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Old 22nd February 2010, 06:19   #21  |  Link
tedkunich
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I'm fairly certain that Jeremy Duncan would not be able to write any significant amount of code, much less port a large software project.
Does seem a stretch, but it is extremely suspicious that this guy comes here out of the blue at the same time our resident 64bit pest disappears...
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Old 22nd February 2010, 10:20   #22  |  Link
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Does seem a stretch, but it is extremely suspicious that this guy comes here out of the blue at the same time our resident 64bit pest disappears...
I don't mean to be a pest about 64 bit binaries, I was just curious what improvements would be seen, if any. It was a nice chance to learn assembly, re-learn signal filtering, and all that good stuff.

Besides, Jeremy Duncan could barely compile the original 32bit source . . .
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Old 22nd February 2010, 14:06   #23  |  Link
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my question this entire time of the thread is:
why are you patching a patched version of avisynth rather than the official version like the avs 2.6 cvs branch which has already had the multithreading features committed to it.
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Old 22nd February 2010, 14:12   #24  |  Link
Stephen R. Savage
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Actually, that is a good point. JoshyD, how about a 64-bit Avs 2.6?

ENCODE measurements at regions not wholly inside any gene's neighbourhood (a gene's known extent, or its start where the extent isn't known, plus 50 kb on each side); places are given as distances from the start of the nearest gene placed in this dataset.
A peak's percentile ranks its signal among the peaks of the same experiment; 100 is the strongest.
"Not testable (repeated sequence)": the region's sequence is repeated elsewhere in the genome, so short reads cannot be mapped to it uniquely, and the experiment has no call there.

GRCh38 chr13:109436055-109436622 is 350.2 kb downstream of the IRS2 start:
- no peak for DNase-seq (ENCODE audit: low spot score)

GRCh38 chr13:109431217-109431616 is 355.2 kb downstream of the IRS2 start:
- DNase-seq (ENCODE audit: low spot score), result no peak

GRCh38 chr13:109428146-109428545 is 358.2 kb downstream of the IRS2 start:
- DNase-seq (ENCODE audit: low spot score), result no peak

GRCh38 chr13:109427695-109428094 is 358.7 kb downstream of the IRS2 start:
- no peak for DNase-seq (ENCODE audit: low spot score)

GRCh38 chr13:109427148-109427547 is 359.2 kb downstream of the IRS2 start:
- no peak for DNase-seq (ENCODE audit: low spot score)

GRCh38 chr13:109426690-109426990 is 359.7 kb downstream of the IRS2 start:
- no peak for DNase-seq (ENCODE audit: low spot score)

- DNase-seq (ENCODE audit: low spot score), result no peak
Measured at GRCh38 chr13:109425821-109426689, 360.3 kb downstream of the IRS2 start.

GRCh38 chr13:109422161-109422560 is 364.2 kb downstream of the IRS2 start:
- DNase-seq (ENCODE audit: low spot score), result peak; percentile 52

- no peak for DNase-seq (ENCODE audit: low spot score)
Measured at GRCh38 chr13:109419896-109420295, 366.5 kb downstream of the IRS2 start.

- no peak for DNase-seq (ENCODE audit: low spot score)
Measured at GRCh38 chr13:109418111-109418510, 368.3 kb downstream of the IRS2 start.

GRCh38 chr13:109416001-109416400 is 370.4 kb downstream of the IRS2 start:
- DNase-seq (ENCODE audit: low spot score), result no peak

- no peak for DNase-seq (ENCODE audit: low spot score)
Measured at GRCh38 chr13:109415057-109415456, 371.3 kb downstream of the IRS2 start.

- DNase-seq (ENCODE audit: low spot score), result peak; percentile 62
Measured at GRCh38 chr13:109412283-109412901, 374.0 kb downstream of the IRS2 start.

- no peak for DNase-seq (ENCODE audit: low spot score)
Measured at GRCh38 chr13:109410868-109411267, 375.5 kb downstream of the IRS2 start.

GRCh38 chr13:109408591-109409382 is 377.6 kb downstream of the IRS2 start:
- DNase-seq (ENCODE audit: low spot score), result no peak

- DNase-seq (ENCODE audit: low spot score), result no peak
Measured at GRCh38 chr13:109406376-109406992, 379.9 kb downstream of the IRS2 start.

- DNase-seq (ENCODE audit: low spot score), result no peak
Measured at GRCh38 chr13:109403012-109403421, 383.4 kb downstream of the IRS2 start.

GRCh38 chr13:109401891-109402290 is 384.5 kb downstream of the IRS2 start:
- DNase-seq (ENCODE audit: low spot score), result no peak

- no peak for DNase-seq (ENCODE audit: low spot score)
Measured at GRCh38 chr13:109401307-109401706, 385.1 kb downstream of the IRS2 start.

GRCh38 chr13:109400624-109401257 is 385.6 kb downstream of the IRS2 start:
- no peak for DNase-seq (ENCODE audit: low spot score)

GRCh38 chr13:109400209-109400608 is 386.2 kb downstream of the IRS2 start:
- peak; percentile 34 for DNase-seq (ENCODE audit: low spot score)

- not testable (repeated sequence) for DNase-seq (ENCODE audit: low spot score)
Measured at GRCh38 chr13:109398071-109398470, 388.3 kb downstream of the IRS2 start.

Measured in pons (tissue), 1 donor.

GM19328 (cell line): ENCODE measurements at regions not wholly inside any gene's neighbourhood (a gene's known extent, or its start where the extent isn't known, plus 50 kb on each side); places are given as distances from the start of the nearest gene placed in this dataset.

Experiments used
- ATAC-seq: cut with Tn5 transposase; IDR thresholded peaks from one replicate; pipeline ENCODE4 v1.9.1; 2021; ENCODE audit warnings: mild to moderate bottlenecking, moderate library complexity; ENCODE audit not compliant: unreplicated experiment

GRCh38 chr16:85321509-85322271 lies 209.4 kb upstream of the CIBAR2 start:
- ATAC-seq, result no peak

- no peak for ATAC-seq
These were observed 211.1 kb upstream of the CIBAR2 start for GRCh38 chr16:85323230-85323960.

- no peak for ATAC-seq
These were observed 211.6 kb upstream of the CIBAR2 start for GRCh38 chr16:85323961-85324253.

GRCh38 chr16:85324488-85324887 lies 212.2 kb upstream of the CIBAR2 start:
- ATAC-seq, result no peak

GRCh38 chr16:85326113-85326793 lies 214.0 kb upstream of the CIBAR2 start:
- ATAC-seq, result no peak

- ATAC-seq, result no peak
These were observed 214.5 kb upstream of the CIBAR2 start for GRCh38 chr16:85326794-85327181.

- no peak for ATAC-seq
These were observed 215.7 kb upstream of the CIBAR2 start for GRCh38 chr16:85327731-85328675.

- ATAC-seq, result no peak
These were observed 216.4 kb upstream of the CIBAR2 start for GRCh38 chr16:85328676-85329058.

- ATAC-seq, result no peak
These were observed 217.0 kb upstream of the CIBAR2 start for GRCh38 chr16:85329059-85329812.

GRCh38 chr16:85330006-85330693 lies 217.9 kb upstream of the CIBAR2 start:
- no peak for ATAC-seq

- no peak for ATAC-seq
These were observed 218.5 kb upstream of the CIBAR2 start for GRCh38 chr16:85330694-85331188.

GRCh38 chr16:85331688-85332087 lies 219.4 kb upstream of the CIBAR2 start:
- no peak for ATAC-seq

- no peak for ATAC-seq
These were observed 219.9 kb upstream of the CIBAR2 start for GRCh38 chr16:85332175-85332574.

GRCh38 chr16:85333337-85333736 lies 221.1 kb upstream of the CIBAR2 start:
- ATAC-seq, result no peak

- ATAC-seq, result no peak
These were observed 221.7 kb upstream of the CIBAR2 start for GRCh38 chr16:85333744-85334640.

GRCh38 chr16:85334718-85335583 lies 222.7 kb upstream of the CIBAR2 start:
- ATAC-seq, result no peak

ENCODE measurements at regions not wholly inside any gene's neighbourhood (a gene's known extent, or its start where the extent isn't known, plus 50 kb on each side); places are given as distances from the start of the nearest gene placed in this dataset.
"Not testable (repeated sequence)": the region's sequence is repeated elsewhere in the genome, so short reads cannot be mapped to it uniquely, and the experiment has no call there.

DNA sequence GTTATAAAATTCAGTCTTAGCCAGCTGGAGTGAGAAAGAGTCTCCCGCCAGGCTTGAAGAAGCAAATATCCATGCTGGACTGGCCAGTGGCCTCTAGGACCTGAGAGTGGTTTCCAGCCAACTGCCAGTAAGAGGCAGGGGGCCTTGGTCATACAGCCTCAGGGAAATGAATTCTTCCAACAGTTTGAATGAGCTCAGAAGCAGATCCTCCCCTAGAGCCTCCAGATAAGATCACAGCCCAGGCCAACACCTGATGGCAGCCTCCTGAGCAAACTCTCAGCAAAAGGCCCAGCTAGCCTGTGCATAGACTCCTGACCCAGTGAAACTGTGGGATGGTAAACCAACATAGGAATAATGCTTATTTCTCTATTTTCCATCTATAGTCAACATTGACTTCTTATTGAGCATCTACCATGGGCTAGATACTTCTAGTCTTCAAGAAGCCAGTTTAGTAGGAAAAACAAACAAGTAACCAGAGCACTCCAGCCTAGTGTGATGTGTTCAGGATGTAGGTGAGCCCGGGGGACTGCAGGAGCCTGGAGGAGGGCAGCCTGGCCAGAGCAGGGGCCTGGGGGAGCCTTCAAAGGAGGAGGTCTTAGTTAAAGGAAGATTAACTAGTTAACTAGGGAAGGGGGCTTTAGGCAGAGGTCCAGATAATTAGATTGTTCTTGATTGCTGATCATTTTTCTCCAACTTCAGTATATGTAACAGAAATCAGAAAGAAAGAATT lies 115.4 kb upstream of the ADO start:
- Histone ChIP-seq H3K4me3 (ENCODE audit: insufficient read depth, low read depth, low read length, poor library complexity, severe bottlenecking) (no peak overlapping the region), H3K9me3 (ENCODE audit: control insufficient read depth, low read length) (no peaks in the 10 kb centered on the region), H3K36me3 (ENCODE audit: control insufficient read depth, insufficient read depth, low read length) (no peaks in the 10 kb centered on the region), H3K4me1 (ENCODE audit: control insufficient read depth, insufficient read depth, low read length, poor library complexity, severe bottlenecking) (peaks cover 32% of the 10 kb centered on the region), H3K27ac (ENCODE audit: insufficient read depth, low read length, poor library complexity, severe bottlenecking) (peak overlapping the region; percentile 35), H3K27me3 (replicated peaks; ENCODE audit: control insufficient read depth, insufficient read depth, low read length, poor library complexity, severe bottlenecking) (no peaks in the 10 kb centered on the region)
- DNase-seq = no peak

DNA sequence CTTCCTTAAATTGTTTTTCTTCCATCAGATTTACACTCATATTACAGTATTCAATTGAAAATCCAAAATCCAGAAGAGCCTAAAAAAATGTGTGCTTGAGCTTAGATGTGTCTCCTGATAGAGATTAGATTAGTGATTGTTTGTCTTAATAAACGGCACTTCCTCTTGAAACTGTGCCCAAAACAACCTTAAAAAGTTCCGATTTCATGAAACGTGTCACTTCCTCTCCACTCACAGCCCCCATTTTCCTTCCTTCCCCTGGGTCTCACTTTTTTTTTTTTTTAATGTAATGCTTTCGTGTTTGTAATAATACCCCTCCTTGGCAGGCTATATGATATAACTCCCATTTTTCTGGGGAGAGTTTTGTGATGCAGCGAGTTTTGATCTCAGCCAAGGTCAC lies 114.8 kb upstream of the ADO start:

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Old 22nd February 2010, 20:06   #25  |  Link
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Strange personality discussion.... I am simply waiting the source code and project files of MVTools2_x64 (GPL).
Are 32bit and 64 bit asm code generalized?
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Old 22nd February 2010, 20:20   #26  |  Link
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Originally Posted by kemuri-_9 View Post
my question this entire time of the thread is:
why are you patching a patched version of avisynth rather than the official version like the avs 2.6 cvs branch which has already had the multithreading features committed to it.
Well, I started with SEt's build because he had already gone through and shored up a lot of the problems with for loop variable scope. The more well behaved your code is to start, better it should compile.

It was my understanding that the 2.6 branch was still in alpha status. There's a fair amount of new functionality for new colorspaces that I didn't want to go messing with if they weren't done.

The 2.6 branch also makes more use of Softwire to dynamically generate assembly code. In the end, I honestly didn't want to deal with working around Softwire more than was necessary. Softwire is a bit long in the tooth to begin with, and the original developer took that project and it's now Swift Shader with a somewhat different focus, and closed source.

I took what seemed "stable" at the time, and just started working around there. There's no reason I couldn't merge these changes into the 2.6 alpha, I just wanted to be sure I was starting from a stable base.

That being said, anyone care to clue me in on the status of 2.6 as of now? I don't want to step on anyone's toes, I just wanted to poke around the source in my spare time. If there's enough new/stable code in there, I could definitely focus some time/effort in getting that code to target x64.

It seems that the work being done going forward is focused on other areas more important than an x64 code base. This whole thing is a bit of an experiment / sideshow. I thought it was interesting enough to share, hence it's posting here.

I know the eventual goal is to get Avisynth working cross platform, as well. A targeted win64 release would also be useless in the long run, if that's where the project is going.

Side note/tangent:
The inference about cross platform support for Avisynth can really be seen by looking at the MaskTools code base. I'm pretty sure the documentation for it explicitly states that it was written with the intent of eventually being cross compiled. The assembly functions for it are ALL contained in ASM files, and there's a lot of them. The layout is really quite elegant, I like it quite a bit.
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Old 22nd February 2010, 21:09   #27  |  Link